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Seconds2Real: Natalie Opocensky

“Have fun with what you do. Get rid of all the “rules” you might get taught. Just use your eye.” Natalie Opocensky

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This is part of an interview series with members of Seconds2Real street photography collective, in celebration of their forthcoming exhibition in Berlin in October.

How long have you been a street photographer? Why do you love it?

I started with photography in 2000 during an au-pair year in the United States taking a class there. After trying this and that I just happened to end up with street photography – coincidental I guess. It was the kind of photography that caught my interest most and it still does. I love to travel and I really love to visit different cities – street photography is what let’s me take home something un-posed and out-of-life of each city I visit. I guess that’s why I love it.

As most of us I have a regular job to pay my bills. I worked in Event Management and Catering over the past 10 years – this summer I’ll take some time off and look for something different. But photography will stay a hobby – I’m not really interested in earning money with photography.

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Which photographers inspire you?

Honestly I’m not really inspired by other photographers in particular. Of course I like to look at photos but I’m not really buying photo books and I’m not really looking at them very often. Maybe it was due to lack of time in the past and it will change – but actually I don’t think so. Reconsidering the question – there is one thing that’s a little bit of an inspiration. I’m always caught more by female photographers – especially when it comes to street photography.

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Editing/selecting which images to show is crucial for a street photographer. Has being in a collective helped you with this process?

Actually most of the time, I already know which image I’ll show right after I took it. I already get a good feeling for the “interesting” shots even before I have them on the computer. So editing/selecting for me is not really a collective thing. We do though help each other with the editing, when it comes to exhibitions or photo projects and for that the collective is very helpful.

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In the UK, street photography has become very popular over the last year (the Street Photography Now book published, Format Festival dedicated to street photography, the London Street Photography Festival, your work on show at Look11, and lots of popular workshops). Have you felt that street photography has also been more popular recently in your own country? And do think that street photography will continue to be popular in this way?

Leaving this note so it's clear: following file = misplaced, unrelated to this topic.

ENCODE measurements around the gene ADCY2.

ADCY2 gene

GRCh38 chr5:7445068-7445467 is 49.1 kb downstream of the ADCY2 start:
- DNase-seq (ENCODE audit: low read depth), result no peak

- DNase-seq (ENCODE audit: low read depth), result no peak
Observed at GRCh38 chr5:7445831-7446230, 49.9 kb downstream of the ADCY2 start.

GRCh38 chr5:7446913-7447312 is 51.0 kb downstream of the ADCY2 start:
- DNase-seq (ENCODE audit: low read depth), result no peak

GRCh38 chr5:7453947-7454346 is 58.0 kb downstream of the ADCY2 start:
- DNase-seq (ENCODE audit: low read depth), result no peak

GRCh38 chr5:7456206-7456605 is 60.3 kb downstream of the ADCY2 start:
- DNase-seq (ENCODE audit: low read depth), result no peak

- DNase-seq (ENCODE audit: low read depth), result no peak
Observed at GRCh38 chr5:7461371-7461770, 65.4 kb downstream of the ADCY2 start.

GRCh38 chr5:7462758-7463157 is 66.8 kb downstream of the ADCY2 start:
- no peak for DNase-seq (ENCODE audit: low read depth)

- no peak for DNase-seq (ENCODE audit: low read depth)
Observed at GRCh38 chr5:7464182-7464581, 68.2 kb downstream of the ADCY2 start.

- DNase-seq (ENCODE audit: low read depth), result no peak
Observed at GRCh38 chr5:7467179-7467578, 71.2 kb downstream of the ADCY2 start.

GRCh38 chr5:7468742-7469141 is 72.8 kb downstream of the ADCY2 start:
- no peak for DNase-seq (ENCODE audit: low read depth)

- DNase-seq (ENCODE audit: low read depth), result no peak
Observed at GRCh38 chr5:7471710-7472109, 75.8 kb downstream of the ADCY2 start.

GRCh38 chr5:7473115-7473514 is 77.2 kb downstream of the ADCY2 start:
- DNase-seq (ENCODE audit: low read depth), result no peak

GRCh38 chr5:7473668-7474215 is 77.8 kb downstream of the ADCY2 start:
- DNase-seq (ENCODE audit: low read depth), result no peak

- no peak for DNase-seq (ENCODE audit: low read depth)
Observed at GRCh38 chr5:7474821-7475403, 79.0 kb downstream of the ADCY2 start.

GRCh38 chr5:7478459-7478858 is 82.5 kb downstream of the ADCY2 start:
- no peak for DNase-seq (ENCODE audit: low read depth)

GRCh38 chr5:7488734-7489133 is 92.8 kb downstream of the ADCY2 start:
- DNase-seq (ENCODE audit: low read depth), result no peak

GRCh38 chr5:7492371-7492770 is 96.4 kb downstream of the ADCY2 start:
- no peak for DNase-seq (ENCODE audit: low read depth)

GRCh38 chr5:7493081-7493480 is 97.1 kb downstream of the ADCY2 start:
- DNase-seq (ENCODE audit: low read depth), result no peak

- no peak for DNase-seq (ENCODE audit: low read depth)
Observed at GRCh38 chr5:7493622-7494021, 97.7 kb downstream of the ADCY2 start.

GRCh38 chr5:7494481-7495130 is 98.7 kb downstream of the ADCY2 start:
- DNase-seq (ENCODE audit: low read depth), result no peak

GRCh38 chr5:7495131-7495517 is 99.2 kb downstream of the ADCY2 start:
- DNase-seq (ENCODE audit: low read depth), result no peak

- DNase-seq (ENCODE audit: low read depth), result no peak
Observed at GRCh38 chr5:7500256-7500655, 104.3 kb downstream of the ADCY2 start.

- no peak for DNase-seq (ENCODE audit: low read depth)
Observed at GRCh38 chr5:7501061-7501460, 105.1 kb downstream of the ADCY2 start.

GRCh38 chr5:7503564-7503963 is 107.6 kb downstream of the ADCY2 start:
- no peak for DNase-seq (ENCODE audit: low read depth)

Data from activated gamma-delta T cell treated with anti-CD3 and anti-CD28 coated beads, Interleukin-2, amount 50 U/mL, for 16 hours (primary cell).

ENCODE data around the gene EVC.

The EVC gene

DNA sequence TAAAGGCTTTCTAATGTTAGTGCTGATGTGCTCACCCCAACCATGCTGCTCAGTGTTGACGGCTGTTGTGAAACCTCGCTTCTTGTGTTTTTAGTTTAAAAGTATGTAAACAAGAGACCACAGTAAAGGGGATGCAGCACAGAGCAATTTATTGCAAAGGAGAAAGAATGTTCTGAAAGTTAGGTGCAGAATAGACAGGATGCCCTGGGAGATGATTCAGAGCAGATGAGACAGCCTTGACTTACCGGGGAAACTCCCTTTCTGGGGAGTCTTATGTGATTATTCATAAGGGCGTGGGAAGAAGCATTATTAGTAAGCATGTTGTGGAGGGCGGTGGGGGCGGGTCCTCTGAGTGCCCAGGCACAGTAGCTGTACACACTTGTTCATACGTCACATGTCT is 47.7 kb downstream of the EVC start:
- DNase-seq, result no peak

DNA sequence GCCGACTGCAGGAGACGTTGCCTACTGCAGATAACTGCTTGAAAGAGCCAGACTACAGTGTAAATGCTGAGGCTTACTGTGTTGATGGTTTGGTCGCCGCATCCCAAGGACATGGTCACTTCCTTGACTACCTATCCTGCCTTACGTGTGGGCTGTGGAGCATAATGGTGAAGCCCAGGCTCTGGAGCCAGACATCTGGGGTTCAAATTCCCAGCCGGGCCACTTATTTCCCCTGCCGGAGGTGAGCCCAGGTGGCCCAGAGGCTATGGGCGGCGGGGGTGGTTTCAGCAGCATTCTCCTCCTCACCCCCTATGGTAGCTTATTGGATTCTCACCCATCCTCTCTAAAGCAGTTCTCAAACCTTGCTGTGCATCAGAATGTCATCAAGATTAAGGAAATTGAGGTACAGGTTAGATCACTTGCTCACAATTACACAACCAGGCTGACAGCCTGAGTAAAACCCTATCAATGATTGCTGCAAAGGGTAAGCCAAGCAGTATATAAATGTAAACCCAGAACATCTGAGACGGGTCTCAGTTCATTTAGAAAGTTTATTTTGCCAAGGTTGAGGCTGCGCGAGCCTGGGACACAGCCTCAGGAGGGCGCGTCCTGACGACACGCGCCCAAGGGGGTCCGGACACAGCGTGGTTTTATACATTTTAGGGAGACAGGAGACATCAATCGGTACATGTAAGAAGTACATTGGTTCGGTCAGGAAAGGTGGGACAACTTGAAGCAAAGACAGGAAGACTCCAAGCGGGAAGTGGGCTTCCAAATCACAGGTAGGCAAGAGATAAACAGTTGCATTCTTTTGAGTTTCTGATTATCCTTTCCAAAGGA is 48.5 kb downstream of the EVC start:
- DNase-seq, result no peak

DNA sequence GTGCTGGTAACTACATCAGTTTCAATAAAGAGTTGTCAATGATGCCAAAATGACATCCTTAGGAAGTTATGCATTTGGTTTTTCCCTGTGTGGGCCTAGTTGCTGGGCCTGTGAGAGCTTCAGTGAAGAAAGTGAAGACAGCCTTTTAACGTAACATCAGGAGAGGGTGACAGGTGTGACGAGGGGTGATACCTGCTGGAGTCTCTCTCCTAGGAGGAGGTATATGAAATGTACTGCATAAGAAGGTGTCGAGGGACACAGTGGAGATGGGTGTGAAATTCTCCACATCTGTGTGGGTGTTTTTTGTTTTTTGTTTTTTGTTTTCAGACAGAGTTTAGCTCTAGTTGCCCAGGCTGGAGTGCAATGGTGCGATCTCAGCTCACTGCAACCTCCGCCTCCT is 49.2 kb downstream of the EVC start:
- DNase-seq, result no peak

Actually I know quite a lot of photographers from Austria who are into street photography. But most of all I think that photography – no matter what type – has become really popular over the last few years with all the digital possibilities. Sometimes when I’m out on the streets I feel like every person out there is carrying a camera taking pictures. It’s hard to say if photography overall will stay as popular as it is now. For street photography I would predict that its popularity will stay pretty much the same.

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Any tips or “words of wisdom” for other street photographers?

Have fun with what you do. Get rid of all the “rules” you might get taught. Just use your eye.

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What would be your ideal gear for doing street photography with?

It’s not a secret that street photography is usually a wide-angle thing I guess. Besides that the most important thing is to feel comfortable with the camera you hold in your hands. So the “ideal gear” might be different for each person.

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Seconds2Real: Heiko Menze

“Show “the whole man” in his environment.” Heiko Menze

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This is part of a weekly interview series with members of Seconds2Real street photography collective, in celebration of their forthcoming exhibition in Berlin in October.

What brought you to doing street photography? Why do you love it?

I was always interested in observing things – how people are moving in the streets, how they fit in their environment. This fascinates me. I began to photograph years ago – first in Bremen, my hometown, later in Vienna, where I am living since 2006. A city like Vienna is perfect in reflecting both old and modern times, matching harmoniously.

How do you pay the bills?

Well …. not via photography. 😉